The conforming loan limits are set by the Federal Housing Finance Agency (FHFA) and government-sponsored enterprises (Fannie Mae and Freddie Mac) and apply to all lenders. Conforming loan limits are updated annually based on changes in property values. The more property values increase over the course of the year, the higher the conforming loan limits. New loan limits are usually announced in December and go into effect the following January. As outlined in the table below, conforming loan limits vary by number of units in a property, up to a maximum of four units. Single-unit properties have the lowest limit.
Lenders are able to sell mortgages that do not exceed the conforming loan limit to the government-sponsored enterprises which allows lenders to offer you their best terms including the lowest interest rate and fees. Many low down payment mortgage programs also use the conforming loan limit to determine the maximum mortgage amount you are eligible for according to program guidelines.
Mortgage amounts fall into three categories: conforming, super conforming and jumbo loans. We outline the three loan amount categories below and explain how your loan size impacts your mortgage rate, program eligibility and other borrower qualification requirements.
Loans with conforming loan amounts are typically eligible for all conventional and government-backed mortgage programs. Some no or low down payment mortgage programs allow conforming jumbo or super conforming loan amounts in higher cost counties while other programs set the maximum loan amount at the general conforming loan limit. You should check with your lender to determine if your mortgage program applies loan limits.
Additionally, for conforming mortgages, lenders typically require the borrower to demonstrate the ability to repay the mortgage according to Qualified Mortgage guidelines.
As outlined in the table below, there are two sets of loan limits within each geographical category â€“ general conforming loan limits and high cost area conforming loan limits. If you live in a county with higher average home prices, also known as a high cost area, then the conforming loan limit may be higher than $548,250. If your loan amount is greater than the general conforming loan limit but less than the limit for your county then this is called a conforming jumbo mortgage or super conforming mortgage. The mortgage rates for conforming jumbo loans may be slightly higher than the interest rates for conforming mortgages, although sometimes they are the same, depending on market conditions.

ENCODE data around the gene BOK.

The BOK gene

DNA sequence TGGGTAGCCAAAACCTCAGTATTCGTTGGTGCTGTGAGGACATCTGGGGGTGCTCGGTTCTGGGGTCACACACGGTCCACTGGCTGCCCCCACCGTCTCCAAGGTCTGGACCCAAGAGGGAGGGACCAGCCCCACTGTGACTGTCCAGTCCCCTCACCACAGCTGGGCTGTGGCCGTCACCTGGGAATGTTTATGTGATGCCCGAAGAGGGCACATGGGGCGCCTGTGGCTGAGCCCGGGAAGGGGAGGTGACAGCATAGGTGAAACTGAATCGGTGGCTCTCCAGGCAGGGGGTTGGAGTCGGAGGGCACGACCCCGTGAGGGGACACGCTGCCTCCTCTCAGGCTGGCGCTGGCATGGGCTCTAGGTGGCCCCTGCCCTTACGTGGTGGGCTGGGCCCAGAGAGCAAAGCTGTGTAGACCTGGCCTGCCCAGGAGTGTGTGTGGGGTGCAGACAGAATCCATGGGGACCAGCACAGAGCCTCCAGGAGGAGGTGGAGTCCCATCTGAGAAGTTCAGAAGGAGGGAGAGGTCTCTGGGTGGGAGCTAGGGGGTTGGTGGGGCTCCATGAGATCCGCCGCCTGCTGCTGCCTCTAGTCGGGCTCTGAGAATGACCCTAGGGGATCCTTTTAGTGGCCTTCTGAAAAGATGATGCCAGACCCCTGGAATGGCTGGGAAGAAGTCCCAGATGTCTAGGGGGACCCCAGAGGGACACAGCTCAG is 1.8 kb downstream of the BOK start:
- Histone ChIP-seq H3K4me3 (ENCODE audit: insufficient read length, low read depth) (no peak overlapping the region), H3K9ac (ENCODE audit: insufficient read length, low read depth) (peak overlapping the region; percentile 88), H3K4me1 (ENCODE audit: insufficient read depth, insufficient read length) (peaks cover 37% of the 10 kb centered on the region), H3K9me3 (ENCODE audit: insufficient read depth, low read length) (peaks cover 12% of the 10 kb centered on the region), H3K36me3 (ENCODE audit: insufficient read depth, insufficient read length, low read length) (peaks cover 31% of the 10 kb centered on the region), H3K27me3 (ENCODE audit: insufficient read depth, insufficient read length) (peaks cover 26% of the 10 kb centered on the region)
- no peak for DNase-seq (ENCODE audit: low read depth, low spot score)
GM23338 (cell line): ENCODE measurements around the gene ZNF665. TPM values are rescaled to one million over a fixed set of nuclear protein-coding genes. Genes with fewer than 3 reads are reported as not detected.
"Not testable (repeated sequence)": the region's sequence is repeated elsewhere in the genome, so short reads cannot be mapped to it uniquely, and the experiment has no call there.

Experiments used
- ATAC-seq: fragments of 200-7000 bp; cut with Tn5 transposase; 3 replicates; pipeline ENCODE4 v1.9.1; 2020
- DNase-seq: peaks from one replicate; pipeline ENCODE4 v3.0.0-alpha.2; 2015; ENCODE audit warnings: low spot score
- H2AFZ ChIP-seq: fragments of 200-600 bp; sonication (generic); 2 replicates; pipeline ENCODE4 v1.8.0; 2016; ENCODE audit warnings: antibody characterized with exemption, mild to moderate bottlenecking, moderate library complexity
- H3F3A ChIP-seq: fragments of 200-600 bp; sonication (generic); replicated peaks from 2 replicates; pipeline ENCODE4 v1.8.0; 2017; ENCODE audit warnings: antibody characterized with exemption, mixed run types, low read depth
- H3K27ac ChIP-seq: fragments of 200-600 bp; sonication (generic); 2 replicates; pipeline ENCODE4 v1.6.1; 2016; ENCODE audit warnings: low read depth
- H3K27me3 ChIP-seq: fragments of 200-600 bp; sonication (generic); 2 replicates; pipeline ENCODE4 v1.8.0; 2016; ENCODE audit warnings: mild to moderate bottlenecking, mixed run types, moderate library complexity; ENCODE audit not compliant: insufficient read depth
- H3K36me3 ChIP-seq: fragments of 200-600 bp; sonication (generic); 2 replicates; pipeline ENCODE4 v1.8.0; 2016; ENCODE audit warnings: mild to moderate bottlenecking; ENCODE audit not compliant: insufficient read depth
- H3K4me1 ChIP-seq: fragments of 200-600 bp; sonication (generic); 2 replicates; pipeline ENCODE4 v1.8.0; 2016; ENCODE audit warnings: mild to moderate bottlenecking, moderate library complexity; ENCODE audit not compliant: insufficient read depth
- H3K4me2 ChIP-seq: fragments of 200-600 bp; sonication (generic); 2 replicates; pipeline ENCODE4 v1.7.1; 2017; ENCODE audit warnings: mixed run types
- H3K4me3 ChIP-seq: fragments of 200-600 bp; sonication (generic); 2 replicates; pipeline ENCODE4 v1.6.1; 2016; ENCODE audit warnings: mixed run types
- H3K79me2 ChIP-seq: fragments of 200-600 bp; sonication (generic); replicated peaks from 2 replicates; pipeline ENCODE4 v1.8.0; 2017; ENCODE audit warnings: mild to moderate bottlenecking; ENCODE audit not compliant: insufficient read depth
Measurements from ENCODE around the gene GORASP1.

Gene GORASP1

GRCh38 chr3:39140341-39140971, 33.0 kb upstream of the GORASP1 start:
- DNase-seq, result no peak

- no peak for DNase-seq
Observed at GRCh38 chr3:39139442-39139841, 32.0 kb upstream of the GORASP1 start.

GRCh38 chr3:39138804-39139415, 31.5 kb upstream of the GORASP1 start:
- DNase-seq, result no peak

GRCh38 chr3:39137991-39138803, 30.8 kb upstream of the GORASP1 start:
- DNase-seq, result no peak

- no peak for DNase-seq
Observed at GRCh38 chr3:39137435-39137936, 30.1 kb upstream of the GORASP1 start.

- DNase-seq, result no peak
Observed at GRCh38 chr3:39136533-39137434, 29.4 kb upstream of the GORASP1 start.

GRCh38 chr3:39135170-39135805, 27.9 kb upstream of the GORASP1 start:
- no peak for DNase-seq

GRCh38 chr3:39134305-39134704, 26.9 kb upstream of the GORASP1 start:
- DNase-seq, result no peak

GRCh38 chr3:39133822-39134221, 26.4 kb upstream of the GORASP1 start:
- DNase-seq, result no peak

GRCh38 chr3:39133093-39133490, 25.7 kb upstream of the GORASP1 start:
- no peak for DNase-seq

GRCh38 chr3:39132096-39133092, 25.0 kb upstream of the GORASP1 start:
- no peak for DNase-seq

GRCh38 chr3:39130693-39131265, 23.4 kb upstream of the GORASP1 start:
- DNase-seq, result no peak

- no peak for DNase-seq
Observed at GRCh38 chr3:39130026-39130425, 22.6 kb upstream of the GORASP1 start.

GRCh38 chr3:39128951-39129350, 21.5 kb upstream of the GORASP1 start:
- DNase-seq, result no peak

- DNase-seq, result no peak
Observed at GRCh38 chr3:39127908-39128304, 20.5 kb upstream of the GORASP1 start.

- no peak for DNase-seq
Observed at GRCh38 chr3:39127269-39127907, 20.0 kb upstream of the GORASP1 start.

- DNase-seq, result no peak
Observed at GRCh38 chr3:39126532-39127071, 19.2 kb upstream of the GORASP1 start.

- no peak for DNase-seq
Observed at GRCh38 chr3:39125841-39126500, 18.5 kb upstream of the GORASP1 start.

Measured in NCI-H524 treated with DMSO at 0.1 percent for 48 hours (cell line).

You usually see more variation in interest rates and loan terms for jumbo mortgages as lenders have greater flexibility in setting pricing and borrower qualification guidelines as compared to conforming mortgages. This dynamic creates competition between jumbo mortgage lenders and borrowers can benefit from this competition by comparing multiple proposals and negotiating the best terms for their loan.
The maximum LTV ratio for jumbo mortgages usually 80% - 90%, although borrowers may pay a higher mortgage rate or private mortgage insurance (PMI) if your LTV ratio is more than 80%. Additionally, the LTV ratio limit may be lower for larger loan amounts. Borrower credit score requirements for jumbo mortgages are usually higher than for conforming loans. Lenders typically require that jumbo borrowers have a minimum credit score of 680 - 720. Lenders may also apply a lower maximum LTV ratio for borrowers with lower credit scores. Most jumbo mortgages are not eligible for conventional and government-backed low down payment programs.
The table below outlines the general and high cost area conforming loan limits by the number of units in the property. Properties with more than one unit have higher loan limits.
The table below shows interest rates and fees for conforming mortgages. We recommend that you contact multiple lenders in the table below to compare mortgage proposals. Comparing loan terms is the best way to save money on your mortgage.
"Conforming Loan Limits." FHFA. Federal Housing Finance Agency, November 24 2020. Web.About the author